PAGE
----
When you look up a verb in a Latin dictionary, it will almost always give three or four words. These are the principal parts. For example, the principal parts of 'to love/like' are amo, amare, amavi, amatus.
The first part is the singular, 1st person, present, active, indicative form of the verb. In the case of 'to like', this is amo, which means 'I like'.
The second part is the present, active infintive. amare = 'to like'.
The third part is the 1st person, singular, perfect, active, indicative form. amavi = 'I liked/I have liked'.
The final part, which not all verbs have, is the masculine singular perfect passive participle. amatus = 'having been liked'. Usually, this can be translated into more natural-sounding English when in a sentence. Intransitive verbs (ones without a direct object, such as 'to walk' or 'to run', have no fourth part. (Some dictionaries give a different form, the supine, as the fourth principal part. This is a distinction without much of a difference, since the supine is identical to the participle except that it ends in -um instead of -us.)
In deponent verbs (verbs which are always formed in the passive voice, but which have an active meaning, such as conor, conari, conatus sum, 'to try', only ever have three parts, which are the same as the first three parts of a normal verb. by removing sum from the third part, we can find the perfect active participle (only deponent verbs have perfect active participles instead of perfect passive participles); in this case, conatus, 'having tried'.
Examples of three principal parts of verb?past tense
The five principal parts of a verb are: Infinitive, Present, Past, Present Participle, Past Participle.
The principal parts of the verb "to read" (which is how Latin verbs are listed in dictionaries) are "lego, legere, lexi, lectum." There are a few ways to say "reading" in Latin, but the roots of the verb are: leg- lex- ("lexicon") lect- ("lecture")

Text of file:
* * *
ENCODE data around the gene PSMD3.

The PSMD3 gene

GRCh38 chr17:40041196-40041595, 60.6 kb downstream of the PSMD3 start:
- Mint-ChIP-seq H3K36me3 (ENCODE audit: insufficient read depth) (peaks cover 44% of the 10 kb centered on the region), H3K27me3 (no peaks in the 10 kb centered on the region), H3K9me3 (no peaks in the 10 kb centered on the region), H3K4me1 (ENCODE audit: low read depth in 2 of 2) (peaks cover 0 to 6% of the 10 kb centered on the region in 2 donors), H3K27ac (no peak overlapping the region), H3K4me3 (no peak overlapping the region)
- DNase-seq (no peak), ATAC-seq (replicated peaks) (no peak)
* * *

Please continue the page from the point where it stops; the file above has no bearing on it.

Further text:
it is something that something can be acted as something
The principle parts cry are: is crying, cried, and has cried
"Having been 'verb'ed."
The third principal part of a Latin verb is the first-person perfect indicative. There are two main translations into English: the past tense "I ed", and the present perfect "I have ed". So, for example, the word amavi (the third principal part of amo, amare, amavi, amatus, "to love") is:I lovedI have loved
sink sank sunk
Latin. It is from fractum, the fourth principal part (past participle/supine) of the verb frangere, "to break into pieces."
aperire it the third principal part of the verb aperio. It means to open.
The principal parts of a verb are the forms of the verb that you need to know in order to derive all the verb's possible forms. For "sing" these are:present tense: singpast tense: sangpast participle: sung
"Seem" has a present indicative tense, generally considered the first principal part of a verb.
Base form participle past past participle
decido, (2nd and 3rd principal parts: decidere, decidi)
Video, videre, vidi, visus.
The principal parts of Volvo are:Volvovolverevolvivolutus (or volutum, depending on whether you cite the past participle or the supine as the 4th PP)
Factory is a derivative of the fourth principal part of the verb facio, facere, feci, factum= to make or to do
there is no verb
It depends on the language. Most modern European languages have two priciple parts; some languages, such as Classical Greek have six.
Conjugation in English is regular in all but a few verbs. Problems are usually in the principal parts. Principal parts of to awake ( a weakened, intransitive form of to awaken) are: awake, awaking, awoke, awoken. Awaked is rare.
'You' is not a verb, it is a noun. In Latin, the noun 'you' would be translated 'tu.'